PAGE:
Jennifer Podemski Shares Insights from 30-Year Career During Inspirational ‘In Conversation’
In This Article
- On the early beginnings of her acting career:
- On getting her acting career started in the 1990s:
- On her disastrous attempt to make a go of it in Hollywood:
- On how anger fuelled her desire to start her own production company:
- On the first show she produced, The Seventh Generation:
- On receiving positive feedback from audiences:
- On how she would advise aspiring young filmmakers to go about approaching prospective mentors:
- On what role she identifies most as, as an actor-writer-director-producer-creator:
- On Indigenous representation in the Canadian film and television industry:
- On her hopes for Little Bird, the new limited series she’s show-running and executive producing for Crave:
- More About Jennifer Podemski:
By Cynthia Reason, May 1st, 2023
Toronto Film School recently hosted Jennifer Podemski, the 2023 recipient of the Academy of Canadian Cinema & Television’s Board of Directors Tribute Award, for a special, live “In Conversation” with our President Andrew Barnsley.
Podemski spent the Winter Term mentoring TFS’s Film Production and Acting for Film, TV & the Theatre students for the latest session of the Inner Circle Club program – TFS’s flagship initiative, where an industry insider becomes the school’s expert-in-residence every term, offering exclusive insights, tips, strategies, techniques and more with the TFS community.
Over the course of their 90-minute sit down, Podemski and Barnsley discussed the multi-hyphenate award-winning actor, writer, director and producer’s 30-plus-year career in the Canadian screen industries – from her break-out role in Bruce McDonald’s iconic film, Dance Me Outside, to her current role as CEO of Redcloud Studios Inc., to the upcoming premiere of her limited series, Little Bird.
Here are some of the highlights of what Podemski had to say:
On the early beginnings of her acting career:
“I always dreamed of being a performer. I thought that if I could just be on a stage and make people laugh and sing for them, that would be an awesome job. But it always seemed really far away, because everyone I saw on TV was white, so I couldn’t really see myself there…Then the TV show Fame came out and that’s kind of where everything changed for me. I was like ‘Holy crap! I want to go to a school like that!’ I grew up here in Toronto, so I auditioned for Claude Watson School of the Arts, and got in for dance, and that’s sort of where everything just unraveled and unfolded. There were a lot people who did television there; a lot of the Degrassi cast was there. So, it was a good environment to be in to foster that potential.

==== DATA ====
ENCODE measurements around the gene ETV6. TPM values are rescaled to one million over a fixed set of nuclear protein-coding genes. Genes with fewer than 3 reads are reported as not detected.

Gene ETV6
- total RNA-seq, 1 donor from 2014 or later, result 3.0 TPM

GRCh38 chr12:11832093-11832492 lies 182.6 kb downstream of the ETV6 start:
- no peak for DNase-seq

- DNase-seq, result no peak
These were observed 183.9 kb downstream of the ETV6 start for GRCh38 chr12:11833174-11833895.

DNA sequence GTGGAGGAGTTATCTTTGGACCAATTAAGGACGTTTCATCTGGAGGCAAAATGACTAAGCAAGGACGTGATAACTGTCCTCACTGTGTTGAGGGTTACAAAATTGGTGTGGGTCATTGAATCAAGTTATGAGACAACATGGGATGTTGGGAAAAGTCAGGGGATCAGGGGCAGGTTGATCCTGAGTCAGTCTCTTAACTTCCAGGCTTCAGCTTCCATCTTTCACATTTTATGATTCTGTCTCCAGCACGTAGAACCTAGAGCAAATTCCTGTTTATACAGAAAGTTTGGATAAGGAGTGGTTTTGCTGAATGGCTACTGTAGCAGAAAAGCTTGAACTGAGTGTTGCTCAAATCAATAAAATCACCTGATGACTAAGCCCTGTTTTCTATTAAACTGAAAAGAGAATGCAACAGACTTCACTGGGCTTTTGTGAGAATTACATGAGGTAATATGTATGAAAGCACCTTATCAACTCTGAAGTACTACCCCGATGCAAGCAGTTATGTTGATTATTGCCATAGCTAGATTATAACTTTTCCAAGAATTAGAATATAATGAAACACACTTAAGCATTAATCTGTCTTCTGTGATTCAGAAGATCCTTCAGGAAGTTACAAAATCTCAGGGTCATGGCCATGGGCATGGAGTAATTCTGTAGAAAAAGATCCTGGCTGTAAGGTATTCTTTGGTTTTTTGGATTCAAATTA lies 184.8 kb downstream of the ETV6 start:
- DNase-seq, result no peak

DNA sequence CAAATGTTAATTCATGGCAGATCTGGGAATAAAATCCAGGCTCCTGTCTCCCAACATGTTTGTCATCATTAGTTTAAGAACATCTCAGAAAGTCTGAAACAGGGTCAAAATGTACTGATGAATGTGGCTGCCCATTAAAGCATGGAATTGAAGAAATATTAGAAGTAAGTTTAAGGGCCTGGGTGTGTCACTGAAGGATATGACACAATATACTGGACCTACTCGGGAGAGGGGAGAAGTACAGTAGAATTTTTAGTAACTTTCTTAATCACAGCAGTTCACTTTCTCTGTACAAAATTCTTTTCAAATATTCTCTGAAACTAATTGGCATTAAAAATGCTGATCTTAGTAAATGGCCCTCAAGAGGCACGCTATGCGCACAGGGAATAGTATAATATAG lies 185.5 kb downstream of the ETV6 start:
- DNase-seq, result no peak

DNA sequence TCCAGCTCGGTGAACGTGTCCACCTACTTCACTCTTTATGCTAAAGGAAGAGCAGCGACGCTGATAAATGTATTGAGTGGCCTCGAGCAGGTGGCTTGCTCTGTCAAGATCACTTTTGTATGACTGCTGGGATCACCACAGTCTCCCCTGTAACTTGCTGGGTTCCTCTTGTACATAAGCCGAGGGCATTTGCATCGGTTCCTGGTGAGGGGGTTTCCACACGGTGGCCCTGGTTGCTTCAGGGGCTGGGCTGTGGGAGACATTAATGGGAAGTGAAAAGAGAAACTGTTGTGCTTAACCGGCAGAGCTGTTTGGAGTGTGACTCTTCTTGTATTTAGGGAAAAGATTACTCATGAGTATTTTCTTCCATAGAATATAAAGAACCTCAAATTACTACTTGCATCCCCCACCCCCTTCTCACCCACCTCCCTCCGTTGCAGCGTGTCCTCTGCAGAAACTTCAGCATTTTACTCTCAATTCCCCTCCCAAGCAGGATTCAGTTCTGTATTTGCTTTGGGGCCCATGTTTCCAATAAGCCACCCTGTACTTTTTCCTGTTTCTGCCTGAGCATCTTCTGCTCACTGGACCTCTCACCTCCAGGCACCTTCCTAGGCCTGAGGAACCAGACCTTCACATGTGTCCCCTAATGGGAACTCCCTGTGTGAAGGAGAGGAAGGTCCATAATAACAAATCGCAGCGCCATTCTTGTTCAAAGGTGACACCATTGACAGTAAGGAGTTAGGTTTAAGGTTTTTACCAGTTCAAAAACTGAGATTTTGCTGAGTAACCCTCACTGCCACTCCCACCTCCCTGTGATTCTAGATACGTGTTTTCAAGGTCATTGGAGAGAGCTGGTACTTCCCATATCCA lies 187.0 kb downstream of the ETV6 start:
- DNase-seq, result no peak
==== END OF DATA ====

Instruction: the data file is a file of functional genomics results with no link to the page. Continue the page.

On getting her acting career started in the 1990s:
I actually started in television as a background performer on Prom Night III when I was in Grade 10. I was a part of the explosion of Indigenous stories in the ’90s that didn’t involve any Indigenous people making them. I was 17 when I got my first job, and so from the age of 17 to 24, I worked consistently as an actor – consistently meaning, like, once a year. So, I was still broke and working full-time jobs and auditioning like crazy. But there was no work for Indigenous actors at all, and what was available was super racist, for the most part. I think I was involved in most of the good stuff, like Dance Me Outside, and then the spin-off, The Rez, and Conspiracy of Silence and The Diviners – stuff I’m really proud of being a part of.
On her disastrous attempt to make a go of it in Hollywood:
I did try L.A., but it went terribly wrong. There was a lot of buzz for me after Dance Me Outside and I had a meeting with someone at William Morris (talent agency), so I was there for 10 days – and every day something went wrong. The first day, I was walking down the street and a car accident happened right beside me. Mary Stuart Masterson got out of the car because she hit someone, and I was just like ‘That’s weird,’ and kept walking. Later that day I went to a really terrible audition for Beverly Hills, 90210, where the costume director wasn’t even looking at me. And when it was over, I had to hitchhike back because my friend just left me there. And then I literally saw a spaceship. I saw a spaceship, but I won’t get into that. I also missed a meeting with Norman Jewison, who did Dance Me Outside, at his house in Malibu, because the person I was staying with never gave me the messages.
Then, when I did finally get to the audition for the William Morris guy, he was, like, ‘I don’t really know what I would ever do with you. You’re not really white, but you’re also not really anything else. You’re kind of skinny, but you’re also kind of big – turn around for me.’ And that kind of stuff. After that, I went down and bawled my eyes out in the lobby of William Morris. And then I tried New York. I think I was standing in line for five hours for an open casting call for something, and I was just like ‘This sucks. I don’t want to do this life. This life sucks.’
On how anger fuelled her desire to start her own production company:
When I was 24, I just decided to quit the business and move to New York, because my sister was there in Rent the musical. I thought maybe if I went to New York, I’d find myself and find my purpose. And it ended up that that exact thing happened. I was working at a gym in New York and I started to manifest how to become a producer and how to never again work as an actor on racist projects that not only erase the true history of Indigenous people, but also reinforce ideas that we are an historic memory and that we don’t exist today. So, I built up a lot of anger – and that’s what fuelled my desire to open a production company. So, I did. I literally just returned to Canada and I opened a production company (Big Soul Productions) out of anger. I think sometimes anger has a way of feeling really amazing. The work itself is out of love, but the impetus that got me there was an angry feeling.
On the first show she produced, The Seventh Generation: